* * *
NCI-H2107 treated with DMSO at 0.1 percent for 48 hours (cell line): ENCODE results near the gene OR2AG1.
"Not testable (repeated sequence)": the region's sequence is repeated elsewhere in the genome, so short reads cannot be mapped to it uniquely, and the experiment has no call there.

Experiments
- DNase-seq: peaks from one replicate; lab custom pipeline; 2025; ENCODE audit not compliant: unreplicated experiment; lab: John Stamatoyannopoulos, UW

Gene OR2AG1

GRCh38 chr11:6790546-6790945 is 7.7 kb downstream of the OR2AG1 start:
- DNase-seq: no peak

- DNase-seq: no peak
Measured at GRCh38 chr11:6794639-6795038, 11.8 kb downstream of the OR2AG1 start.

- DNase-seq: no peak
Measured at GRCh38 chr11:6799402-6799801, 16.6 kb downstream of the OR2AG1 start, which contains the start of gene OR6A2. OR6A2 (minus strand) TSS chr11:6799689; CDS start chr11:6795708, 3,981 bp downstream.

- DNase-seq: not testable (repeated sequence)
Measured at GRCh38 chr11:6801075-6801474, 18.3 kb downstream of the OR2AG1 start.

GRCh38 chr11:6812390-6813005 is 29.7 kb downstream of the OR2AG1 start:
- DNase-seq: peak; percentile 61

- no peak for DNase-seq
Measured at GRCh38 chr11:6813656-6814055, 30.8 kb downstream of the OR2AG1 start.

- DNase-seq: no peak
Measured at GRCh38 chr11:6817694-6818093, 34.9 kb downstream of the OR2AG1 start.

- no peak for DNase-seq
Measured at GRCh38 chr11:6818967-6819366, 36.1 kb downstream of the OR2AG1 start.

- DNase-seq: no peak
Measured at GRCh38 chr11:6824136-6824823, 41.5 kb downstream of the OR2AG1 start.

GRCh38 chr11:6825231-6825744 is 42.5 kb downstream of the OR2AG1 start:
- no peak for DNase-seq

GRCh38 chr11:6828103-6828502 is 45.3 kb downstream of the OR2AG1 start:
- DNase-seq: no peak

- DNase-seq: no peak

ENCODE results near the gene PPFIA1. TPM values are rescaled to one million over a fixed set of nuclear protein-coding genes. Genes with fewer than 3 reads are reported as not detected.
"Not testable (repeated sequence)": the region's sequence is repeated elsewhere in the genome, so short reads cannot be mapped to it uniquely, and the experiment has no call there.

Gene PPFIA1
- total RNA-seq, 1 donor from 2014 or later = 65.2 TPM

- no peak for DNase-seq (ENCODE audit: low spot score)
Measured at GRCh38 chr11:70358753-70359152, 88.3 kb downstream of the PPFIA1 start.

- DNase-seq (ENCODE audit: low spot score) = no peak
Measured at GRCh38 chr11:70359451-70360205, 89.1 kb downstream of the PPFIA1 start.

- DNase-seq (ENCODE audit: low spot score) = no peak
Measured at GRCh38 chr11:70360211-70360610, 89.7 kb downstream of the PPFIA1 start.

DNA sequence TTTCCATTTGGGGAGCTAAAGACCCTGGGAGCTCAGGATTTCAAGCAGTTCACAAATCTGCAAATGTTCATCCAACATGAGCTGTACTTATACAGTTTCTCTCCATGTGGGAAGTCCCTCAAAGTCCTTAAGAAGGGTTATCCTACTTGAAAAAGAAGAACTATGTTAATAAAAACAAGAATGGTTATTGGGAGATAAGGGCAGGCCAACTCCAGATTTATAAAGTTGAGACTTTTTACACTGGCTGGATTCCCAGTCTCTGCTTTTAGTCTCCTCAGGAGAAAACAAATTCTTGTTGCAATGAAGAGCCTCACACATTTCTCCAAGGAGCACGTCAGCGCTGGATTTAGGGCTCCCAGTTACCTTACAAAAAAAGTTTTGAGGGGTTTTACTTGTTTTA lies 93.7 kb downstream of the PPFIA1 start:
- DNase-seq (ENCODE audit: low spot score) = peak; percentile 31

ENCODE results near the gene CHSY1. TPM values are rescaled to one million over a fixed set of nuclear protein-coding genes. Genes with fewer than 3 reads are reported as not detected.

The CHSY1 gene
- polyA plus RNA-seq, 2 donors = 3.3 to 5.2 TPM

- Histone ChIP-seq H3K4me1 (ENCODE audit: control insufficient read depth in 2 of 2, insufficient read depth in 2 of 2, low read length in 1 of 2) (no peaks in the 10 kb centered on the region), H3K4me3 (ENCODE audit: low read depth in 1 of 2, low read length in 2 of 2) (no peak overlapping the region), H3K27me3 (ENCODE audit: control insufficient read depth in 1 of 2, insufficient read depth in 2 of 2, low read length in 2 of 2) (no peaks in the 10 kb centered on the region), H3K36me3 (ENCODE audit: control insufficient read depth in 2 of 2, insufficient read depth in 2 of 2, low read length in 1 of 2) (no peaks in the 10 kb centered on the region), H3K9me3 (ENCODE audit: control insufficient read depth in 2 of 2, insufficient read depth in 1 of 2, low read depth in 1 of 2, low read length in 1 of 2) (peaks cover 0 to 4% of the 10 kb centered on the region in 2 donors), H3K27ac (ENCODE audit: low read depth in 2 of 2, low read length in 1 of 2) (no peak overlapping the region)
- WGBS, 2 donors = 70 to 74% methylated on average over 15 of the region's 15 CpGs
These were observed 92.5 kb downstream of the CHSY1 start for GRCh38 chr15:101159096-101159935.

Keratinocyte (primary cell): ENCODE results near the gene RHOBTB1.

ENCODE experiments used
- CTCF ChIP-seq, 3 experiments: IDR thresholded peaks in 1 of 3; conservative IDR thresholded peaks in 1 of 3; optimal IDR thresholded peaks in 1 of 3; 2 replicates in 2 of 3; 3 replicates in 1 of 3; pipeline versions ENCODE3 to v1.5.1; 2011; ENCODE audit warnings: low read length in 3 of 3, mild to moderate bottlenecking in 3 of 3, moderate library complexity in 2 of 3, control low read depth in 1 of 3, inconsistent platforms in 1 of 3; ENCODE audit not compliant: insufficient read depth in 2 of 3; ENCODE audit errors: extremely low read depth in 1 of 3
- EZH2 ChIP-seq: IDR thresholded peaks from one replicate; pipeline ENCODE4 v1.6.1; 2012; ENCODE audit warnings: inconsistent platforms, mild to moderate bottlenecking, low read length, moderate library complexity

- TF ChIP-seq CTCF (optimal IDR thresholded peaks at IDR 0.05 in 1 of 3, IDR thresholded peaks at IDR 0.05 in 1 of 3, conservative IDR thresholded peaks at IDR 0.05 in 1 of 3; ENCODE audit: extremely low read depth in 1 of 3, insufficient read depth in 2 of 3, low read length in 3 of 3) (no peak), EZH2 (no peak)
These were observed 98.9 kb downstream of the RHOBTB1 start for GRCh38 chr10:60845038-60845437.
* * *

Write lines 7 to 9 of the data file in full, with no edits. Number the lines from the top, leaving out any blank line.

- DNase-seq: no peak

- DNase-seq: no peak
Measured at GRCh38 chr11:6794639-6795038, 11.8 kb downstream of the OR2AG1 start.